As food prices seem to be rising, so will the need of our neighbors.  Thank you for not growing weary in well-doing!  To God be the glory! Amen.


April 4th

Well, in case anyone noticed, I have missed a couple of days of blogging.  But there is some news from the garden.  My rhubarb is up and growing bigger every day!  This is a gift from those who lived in this house before us.  In fact last spring, when we had just been there a couple of months, the rhubarb was like a wonderful, fresh housewarming present.  It got made into rhubarb sauce and rhubarb crunch. 

This year, I have been anticipating its return.  There are many more stalks this year, probably because I have been weeding around it and have added some worm castings as fertilizer.  There will be even more this year to enjoy.

Like the rhubarb, God’s love is always with us, even when we do not know it.  When we take time to read God’s words to us we can know God’s presence.  Creation is often a second “book” of God’s love for us.  Sitting in my garden or pulling weeds in the sunshine, I feel God with me in the air, in the ground, in the flowers and in the songs of birds. 

Thanks be to God for springtime and for the harvest of spring gifts—like my rhubarb!  A gift from the gardener who planted it and a gift from our loving Creator.  Amen.

April 1st

April showers bring May flowers.  On this April Fool’s Day we are certainly starting in with showers.  But here in the northwest we do not have to wait until May for flowers.  There are beautiful pink and white trees blooming already with the promise of many more to come.  The magnolia in our front yard and the one at Trinity are just about ready!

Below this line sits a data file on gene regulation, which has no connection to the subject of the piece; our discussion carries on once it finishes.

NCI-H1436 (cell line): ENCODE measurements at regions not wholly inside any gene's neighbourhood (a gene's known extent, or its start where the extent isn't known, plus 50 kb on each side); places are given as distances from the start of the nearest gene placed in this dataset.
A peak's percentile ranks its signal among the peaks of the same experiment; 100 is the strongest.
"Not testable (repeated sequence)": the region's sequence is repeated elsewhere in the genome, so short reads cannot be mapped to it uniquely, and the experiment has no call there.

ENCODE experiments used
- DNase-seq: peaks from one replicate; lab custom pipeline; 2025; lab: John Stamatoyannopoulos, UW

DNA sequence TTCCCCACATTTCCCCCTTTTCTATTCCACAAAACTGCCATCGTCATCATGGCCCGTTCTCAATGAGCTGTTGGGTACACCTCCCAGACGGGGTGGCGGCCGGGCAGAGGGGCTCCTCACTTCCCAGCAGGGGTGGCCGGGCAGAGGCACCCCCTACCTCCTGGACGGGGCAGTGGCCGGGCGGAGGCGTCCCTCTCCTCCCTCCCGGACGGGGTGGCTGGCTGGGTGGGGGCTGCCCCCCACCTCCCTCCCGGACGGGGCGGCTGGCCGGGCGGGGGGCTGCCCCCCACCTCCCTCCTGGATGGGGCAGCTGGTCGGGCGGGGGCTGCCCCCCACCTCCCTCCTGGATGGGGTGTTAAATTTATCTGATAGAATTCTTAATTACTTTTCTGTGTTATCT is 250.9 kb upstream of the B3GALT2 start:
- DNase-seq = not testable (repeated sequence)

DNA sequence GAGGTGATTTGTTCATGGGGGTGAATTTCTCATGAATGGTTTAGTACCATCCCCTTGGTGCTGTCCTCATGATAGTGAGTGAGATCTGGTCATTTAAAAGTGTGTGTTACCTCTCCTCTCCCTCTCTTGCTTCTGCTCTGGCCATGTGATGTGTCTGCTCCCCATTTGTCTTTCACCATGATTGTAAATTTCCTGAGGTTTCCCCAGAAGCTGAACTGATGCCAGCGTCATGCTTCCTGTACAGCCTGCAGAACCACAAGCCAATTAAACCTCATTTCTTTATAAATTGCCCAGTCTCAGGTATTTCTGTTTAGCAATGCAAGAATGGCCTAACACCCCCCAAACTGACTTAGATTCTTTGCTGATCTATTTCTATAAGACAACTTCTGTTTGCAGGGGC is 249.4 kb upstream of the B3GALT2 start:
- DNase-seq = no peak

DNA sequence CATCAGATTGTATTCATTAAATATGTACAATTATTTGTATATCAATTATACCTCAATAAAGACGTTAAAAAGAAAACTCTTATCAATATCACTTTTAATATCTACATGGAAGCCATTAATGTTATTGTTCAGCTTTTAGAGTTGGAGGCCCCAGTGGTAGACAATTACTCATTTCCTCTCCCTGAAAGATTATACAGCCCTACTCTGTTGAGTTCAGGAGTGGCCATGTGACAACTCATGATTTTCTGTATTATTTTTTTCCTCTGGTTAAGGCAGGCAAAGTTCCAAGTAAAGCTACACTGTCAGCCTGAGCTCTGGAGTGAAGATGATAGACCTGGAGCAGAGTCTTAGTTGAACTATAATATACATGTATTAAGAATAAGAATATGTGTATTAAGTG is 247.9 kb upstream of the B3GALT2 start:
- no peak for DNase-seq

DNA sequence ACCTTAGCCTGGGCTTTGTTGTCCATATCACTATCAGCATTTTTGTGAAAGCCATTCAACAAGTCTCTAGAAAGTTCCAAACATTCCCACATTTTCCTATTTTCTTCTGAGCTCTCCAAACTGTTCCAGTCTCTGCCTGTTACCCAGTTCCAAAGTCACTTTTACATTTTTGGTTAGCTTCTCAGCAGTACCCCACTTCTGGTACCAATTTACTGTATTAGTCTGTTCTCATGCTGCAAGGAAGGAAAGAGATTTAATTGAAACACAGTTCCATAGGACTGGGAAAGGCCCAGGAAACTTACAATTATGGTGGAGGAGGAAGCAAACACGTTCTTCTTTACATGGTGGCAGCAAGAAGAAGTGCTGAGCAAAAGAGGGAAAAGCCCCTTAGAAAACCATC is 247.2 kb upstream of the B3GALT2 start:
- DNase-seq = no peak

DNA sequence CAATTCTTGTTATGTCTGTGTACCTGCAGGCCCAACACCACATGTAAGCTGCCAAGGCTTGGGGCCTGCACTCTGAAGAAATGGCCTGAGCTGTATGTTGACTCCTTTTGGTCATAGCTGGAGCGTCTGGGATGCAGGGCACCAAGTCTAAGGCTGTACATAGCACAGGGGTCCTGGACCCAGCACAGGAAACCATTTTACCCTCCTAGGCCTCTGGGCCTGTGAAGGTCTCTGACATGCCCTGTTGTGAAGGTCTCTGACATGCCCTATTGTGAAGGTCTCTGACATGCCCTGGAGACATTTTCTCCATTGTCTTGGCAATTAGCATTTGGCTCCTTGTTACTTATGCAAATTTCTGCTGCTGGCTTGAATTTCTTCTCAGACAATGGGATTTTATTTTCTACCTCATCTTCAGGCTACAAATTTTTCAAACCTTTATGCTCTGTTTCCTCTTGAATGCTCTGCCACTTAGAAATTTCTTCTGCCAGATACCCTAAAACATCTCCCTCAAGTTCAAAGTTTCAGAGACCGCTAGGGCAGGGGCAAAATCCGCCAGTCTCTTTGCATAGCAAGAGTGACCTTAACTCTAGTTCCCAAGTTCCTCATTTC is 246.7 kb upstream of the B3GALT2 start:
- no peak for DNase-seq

When we think of gardens we often think of just the practical food producing plants, but the flowers are so important as well.

Because my Dad was a beekeeper, I remember that having fragrant blooming flowers were entice the bees to do their important pollinating work.  My mother always planted bright, bold zinnias around the edge of the vegetables.  All summer we had cut flowers to brighten our dinner table and somehow the bad bugs stayed out of the vegetables. 

Flowers remind us of the joy that God has promised us—they make me think of “abundant life!”  Not just food for our bodies but nourishment for our souls.

Beauty in worship is essential—I give thanks for the beautiful new Lenten banner hung this week in “God’s Garden” at Trinity!  Lent is about growth in faith and growth in love towards God and towards one another.  Our offerings of beauty to our Loving Creator give back just a small piece of the beauty we have received from God’s hands.

On Easter, we will celebrate the resurrection with a rainbow of beauty from God’s Garden—thank you in advance for adding to the beauty of that day!


March 30th

Today my Lenten Blog will borrow from a dear friend who is part of the twice a year collaboration between the faculties of our two Western Lutheran Seminaries.  I love what Cheryl says about the earth being God’s dwelling place.  That really goes well with my calling the earth God’s Garden!  Thanks, Cheryl!

Reading: Psalm 84